Your body’s fluid balance will be placed under considerable stress while hiking in the humid mountain jungle of Papua New Guinea.
Risks of dehydration include strenuous exercise, hot climate and illnesses such as diarrhoea. Some blood pressure medications called diuretics can also increase your risk of dehydration. Symptoms include increased thirst, dry mouth, decreaed urine output, weakness, fatigue and confusion. Severe dehydration can lead to seizures, coma and death.
Too much fluid can be equally dangerous. The practice of “drinking as much as possible” has lead to a condition called exercise associated hyponatraemia (EAH). Symptoms of EAH include lightheadedness, confusion, weakness, seizures and even death.
Just how much should you drink? The best guide is your body’s thirst requirement.
Only drink fluids when you are thirsty.
A rough guide is a maximum volume of 750ml/hour, with 1000ml/hour the absolute limit.
Diarrhoea during travel is thought to affect 10 million travelers each year. The most common cause is a bacteria called E. coli. Traveller’s diarrhoea is characterized by frequent loose bowel motions, abdominal cramps, nausea and vomiting. On trail, it can complicate an already grueling exercise with severe dehydration and fatigue.
The bacteria that cause traveller’s diarrhoea are sensitive to some antibiotics, including ciprofloxacin, norfloxacin and azithromycin. Prophylactic antibiotic treatment is not recommended for healthy adults.
This risk of contracting traveller’s diarrhoea can be substantially decreased by strict adherence to simple hygiene precautions. Wash hands before eating and after going to the toilet, purify all water, ensure food is freshly cooked and fruit (and nuts) are peeled.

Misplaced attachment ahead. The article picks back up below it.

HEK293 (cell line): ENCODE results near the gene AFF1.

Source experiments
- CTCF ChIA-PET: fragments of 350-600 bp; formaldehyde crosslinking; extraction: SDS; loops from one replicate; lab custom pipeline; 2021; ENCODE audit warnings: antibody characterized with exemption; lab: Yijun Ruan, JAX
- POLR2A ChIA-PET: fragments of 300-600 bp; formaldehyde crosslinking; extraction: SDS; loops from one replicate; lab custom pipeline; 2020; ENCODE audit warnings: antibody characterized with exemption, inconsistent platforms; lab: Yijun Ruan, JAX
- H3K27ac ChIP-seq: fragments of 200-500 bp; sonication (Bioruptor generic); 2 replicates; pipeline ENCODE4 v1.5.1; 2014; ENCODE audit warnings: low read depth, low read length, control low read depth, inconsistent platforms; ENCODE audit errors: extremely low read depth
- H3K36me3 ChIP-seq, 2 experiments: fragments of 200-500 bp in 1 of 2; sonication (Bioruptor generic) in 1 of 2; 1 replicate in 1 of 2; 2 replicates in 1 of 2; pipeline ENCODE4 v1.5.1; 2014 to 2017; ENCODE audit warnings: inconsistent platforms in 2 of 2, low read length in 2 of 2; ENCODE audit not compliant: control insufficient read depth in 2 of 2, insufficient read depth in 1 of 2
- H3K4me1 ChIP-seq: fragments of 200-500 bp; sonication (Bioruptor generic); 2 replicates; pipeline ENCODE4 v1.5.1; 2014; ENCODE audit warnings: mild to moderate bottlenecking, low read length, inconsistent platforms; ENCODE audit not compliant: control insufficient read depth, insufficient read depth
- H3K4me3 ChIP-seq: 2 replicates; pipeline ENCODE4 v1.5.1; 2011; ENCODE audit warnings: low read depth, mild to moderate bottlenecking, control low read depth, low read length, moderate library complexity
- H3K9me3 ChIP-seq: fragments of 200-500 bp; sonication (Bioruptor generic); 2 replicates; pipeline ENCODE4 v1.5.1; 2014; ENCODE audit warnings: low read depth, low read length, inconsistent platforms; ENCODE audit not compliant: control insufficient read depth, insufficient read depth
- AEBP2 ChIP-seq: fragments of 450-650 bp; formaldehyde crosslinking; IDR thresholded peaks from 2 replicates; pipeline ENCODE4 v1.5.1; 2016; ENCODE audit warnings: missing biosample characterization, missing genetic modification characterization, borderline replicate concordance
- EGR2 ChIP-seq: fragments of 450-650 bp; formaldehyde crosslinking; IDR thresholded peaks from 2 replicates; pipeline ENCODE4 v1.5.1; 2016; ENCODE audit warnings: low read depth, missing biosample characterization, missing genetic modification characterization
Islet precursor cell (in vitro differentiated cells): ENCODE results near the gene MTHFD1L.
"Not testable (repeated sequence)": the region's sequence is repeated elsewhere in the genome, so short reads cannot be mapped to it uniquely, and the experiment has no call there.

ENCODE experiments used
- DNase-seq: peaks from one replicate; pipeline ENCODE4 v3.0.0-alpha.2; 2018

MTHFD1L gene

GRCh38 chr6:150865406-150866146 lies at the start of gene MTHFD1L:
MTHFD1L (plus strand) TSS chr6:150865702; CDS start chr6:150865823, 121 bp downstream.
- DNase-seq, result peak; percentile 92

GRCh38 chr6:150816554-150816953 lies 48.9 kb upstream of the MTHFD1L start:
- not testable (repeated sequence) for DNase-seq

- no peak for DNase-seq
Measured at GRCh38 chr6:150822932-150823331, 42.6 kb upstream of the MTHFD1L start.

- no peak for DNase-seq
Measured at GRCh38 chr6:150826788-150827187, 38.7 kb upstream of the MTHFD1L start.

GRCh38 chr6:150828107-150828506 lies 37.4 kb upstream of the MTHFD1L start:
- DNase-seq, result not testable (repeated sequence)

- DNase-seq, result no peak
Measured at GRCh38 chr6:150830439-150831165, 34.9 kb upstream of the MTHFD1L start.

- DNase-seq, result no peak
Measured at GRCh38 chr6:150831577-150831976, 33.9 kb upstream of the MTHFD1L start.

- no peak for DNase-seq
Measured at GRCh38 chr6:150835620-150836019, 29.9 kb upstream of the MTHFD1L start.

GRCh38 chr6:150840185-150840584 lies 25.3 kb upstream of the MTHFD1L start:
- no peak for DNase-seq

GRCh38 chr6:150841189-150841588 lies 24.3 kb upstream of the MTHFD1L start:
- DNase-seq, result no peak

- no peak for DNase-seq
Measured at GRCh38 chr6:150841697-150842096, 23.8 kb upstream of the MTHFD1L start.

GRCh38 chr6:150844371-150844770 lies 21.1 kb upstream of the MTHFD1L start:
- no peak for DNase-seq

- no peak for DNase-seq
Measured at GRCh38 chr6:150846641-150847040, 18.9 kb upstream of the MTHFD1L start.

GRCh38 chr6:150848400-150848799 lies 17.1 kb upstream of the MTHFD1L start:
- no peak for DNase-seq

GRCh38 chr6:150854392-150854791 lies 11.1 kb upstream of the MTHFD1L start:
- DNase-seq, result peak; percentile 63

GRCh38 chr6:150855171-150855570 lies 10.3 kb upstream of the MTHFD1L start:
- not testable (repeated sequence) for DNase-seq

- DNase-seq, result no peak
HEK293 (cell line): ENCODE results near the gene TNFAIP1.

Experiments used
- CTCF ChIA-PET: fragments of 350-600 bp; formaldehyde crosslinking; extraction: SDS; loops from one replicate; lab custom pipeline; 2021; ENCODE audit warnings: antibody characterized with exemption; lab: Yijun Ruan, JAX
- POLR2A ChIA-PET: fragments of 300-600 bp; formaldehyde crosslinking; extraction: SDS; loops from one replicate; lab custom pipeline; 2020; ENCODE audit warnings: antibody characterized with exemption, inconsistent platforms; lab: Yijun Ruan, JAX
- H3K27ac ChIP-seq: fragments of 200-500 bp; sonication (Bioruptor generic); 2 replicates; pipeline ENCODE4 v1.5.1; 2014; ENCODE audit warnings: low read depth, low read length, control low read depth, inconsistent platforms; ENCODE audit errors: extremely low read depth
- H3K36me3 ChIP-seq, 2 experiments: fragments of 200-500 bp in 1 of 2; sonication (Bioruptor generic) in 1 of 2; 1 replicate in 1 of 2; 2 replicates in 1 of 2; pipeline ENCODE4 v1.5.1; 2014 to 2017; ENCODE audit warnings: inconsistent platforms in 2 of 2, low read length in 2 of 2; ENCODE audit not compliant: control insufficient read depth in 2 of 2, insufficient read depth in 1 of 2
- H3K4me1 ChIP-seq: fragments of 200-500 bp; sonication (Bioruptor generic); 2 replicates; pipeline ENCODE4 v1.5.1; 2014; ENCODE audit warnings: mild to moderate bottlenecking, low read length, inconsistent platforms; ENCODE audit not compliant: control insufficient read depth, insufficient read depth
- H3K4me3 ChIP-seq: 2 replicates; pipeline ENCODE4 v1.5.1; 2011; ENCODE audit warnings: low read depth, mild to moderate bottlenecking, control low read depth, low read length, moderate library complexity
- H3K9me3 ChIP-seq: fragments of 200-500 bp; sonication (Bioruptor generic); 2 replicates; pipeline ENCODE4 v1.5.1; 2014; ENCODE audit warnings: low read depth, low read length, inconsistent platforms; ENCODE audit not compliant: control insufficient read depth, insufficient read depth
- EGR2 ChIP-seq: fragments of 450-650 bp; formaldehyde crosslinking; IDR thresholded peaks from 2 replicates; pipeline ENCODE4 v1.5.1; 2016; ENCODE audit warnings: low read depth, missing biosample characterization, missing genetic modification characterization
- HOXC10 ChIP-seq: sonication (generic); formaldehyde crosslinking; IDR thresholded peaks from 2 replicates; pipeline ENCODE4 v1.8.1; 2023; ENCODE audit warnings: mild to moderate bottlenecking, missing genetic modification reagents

For those who get traveller’s diarrhoea while on the Trail, a single large dose of antibiotic is usually all that is required
Ciprofloxacin – 1.5g
Norfloxacin – 800mg
Azithromycin – 1g
Chafing is a potentially serious problem in the moist jungle environment of Papua New Guinea, leading to bleeding, skin infections and extreme discomfort. It can be prevented by the wearing of bike-pants-style elastic undergarments such as Skins. Careful, early attention should be given to any areas that appear to be chafing with liberal use of barrier ointments like Bepanthen. Infected chafing areas may require antibiotic therapy.
The Kokoda Trail traverses slippery, steep, uneven slopes and sometimes treacherous river crossings. Almost any injury is possible. Those suffering serious injuries will require evacuation, usually by a combination of jungle stretcher and helicopter.
Injury prevention measures include:
• Boots with good ankle support and grip
• Trekking poles – one or two, depending on personal preference. Trekking poles decrease the amount of force going through your knee and ankle joints and also provide stability on slippery downhills
• Personal carrier. Decreasing the load on your back will improve your balance and decrease back strain injuries. A personal carrier will also assist you across log bridges and in slippery areas of the track.
Personal medical kit
Everyone’s personal medical kit is different, but here is a list to start you off.
Ibuprofen or similar anti-inflammatories
Antibiotics – We recommend cephalexin (for wound infections, urinary tract infections) and ciprofloxacin (for diarrhoea)
Antihistamine – for allergies, insect bites/stings
Antifungal ointment or powder
Bepanthen or similar barrier ointment
Disinfectant gel for handwashing
Waterproof elastoplast – two rolls
Strapping tape – two rolls
Blister dressings – prevention and treatment
Pocketknife – with scissors, tweezers, etc
Sports drink powder – useful for masking taste of purified water.